# Confinement diameter smaller than the radius of gyration maximizes the chromosome mixing index.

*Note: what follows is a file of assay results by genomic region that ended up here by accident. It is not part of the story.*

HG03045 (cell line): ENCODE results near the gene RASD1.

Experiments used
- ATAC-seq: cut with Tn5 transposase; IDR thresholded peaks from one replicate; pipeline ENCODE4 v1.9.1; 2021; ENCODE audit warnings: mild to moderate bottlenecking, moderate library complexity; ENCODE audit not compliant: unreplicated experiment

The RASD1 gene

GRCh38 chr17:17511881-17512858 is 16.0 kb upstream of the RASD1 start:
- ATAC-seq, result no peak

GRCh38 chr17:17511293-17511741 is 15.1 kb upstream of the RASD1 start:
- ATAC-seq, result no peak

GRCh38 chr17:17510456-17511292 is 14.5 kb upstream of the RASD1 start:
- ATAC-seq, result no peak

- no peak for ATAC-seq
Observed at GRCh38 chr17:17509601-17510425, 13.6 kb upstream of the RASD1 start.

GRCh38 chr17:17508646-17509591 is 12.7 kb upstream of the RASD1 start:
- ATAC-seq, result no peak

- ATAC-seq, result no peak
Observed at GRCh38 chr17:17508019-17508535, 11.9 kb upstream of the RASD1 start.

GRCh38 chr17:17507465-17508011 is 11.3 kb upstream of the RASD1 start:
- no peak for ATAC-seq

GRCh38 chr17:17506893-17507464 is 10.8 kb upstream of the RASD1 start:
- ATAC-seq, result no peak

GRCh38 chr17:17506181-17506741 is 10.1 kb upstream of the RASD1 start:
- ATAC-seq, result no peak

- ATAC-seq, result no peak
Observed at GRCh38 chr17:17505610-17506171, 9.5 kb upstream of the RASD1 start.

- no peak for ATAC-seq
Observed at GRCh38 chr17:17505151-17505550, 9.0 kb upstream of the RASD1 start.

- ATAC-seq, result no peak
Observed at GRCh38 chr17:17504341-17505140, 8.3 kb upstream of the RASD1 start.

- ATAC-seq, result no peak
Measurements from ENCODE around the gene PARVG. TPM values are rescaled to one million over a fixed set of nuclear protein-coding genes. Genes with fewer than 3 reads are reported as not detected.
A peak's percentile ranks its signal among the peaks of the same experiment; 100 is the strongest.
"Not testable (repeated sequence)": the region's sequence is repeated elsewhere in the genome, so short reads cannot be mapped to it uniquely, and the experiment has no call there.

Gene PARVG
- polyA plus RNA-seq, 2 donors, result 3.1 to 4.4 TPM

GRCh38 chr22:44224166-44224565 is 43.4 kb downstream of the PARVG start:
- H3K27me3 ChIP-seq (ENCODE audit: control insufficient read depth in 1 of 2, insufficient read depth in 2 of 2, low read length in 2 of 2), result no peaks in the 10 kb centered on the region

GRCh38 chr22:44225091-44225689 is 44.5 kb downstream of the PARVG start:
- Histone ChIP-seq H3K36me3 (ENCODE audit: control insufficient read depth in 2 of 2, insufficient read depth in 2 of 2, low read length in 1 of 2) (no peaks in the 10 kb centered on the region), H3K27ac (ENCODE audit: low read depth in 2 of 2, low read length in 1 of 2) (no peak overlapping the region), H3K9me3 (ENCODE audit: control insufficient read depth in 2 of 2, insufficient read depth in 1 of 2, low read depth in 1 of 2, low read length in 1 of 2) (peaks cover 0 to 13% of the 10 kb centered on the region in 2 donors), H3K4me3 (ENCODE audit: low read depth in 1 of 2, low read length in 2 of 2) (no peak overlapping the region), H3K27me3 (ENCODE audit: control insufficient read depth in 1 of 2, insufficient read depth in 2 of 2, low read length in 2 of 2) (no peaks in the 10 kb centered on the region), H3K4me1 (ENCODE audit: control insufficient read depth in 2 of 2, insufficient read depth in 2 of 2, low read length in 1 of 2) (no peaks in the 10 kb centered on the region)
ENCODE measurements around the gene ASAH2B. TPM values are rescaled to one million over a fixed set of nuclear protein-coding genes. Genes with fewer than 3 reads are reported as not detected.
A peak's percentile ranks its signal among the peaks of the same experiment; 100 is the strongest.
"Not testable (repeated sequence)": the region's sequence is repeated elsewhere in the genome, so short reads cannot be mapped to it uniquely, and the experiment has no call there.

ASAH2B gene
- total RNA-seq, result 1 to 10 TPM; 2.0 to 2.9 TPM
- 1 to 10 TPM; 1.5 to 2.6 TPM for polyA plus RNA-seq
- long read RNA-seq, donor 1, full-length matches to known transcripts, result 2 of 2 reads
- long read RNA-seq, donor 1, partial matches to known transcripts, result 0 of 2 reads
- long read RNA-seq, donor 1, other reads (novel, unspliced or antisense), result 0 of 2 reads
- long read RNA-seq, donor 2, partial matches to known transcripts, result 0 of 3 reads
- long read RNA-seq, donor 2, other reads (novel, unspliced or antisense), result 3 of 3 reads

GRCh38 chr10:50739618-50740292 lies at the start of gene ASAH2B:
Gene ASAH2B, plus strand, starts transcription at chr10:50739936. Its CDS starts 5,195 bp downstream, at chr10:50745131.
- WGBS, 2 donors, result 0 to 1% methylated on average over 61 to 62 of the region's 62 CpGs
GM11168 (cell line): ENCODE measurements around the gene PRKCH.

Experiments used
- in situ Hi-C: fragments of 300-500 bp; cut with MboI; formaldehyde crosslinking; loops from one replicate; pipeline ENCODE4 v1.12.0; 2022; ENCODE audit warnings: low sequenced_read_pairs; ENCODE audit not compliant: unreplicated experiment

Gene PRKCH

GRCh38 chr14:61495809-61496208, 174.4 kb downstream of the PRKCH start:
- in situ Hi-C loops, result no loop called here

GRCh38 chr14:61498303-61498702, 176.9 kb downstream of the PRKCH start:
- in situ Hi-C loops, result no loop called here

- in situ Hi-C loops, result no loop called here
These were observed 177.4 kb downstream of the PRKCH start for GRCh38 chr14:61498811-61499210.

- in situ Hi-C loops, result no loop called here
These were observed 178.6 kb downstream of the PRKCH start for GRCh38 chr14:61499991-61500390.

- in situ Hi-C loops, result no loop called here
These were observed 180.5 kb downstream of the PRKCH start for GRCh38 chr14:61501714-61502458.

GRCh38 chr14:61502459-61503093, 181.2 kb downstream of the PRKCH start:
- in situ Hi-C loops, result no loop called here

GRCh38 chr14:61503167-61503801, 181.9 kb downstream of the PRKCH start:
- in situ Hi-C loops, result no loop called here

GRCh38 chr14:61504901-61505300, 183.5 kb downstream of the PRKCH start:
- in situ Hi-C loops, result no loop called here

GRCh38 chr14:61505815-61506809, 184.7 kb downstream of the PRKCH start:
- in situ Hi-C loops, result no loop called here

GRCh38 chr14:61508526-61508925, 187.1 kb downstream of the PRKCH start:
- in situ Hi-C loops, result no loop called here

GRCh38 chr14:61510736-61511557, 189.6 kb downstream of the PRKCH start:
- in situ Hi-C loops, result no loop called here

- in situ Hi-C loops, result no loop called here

(a) In the phantom chain case (*ϵ* = 0), the ratio of the diameter of confinement (2*R*_{c}) to the radius of gyration of a random-walk chain (*R*_{g}) is plotted as a function of the chain volume fraction in the nucleus. S5c Fig shows that the radius of gyration of a random-walk chain of *M* = 8810 beads is *R*_{g} = 90*σ* when the persistence length is 5 beads. The inset of the figure shows the time-average of the chromosome mixing index () as a function of the chain volume fraction (*ϕ*) in the nucleus. From both figures, it is clear that the chromosome mixing index reaches its maximum value when 2*R*_{c}/*R*_{g} < 1. Thus when *R*_{g} is large relative to 2*R*_{c} the confinement is effective; in the opposite case, the confinement is so large that the chains hardly mix with their diffusion in the large confinement volume greatly impeding mixing, even for phantom chains. (b) In the case of excluded volume chains (where *ϵ* ≠ 0), the confinement has an even larger effect. The radius of gyration for 4 chains of M beads each (4M beads in total, equivalent to the *Drosophila* genome) is taken to be *R*_{g} = 180*σ*. It is noteworthy that for *ϕ* = 0.01, in the phantom chain case (a) 2*Rc*/*Rg* > 1, but in the non-phantom chains case (b) 2*Rc*/*Rg* < 1.

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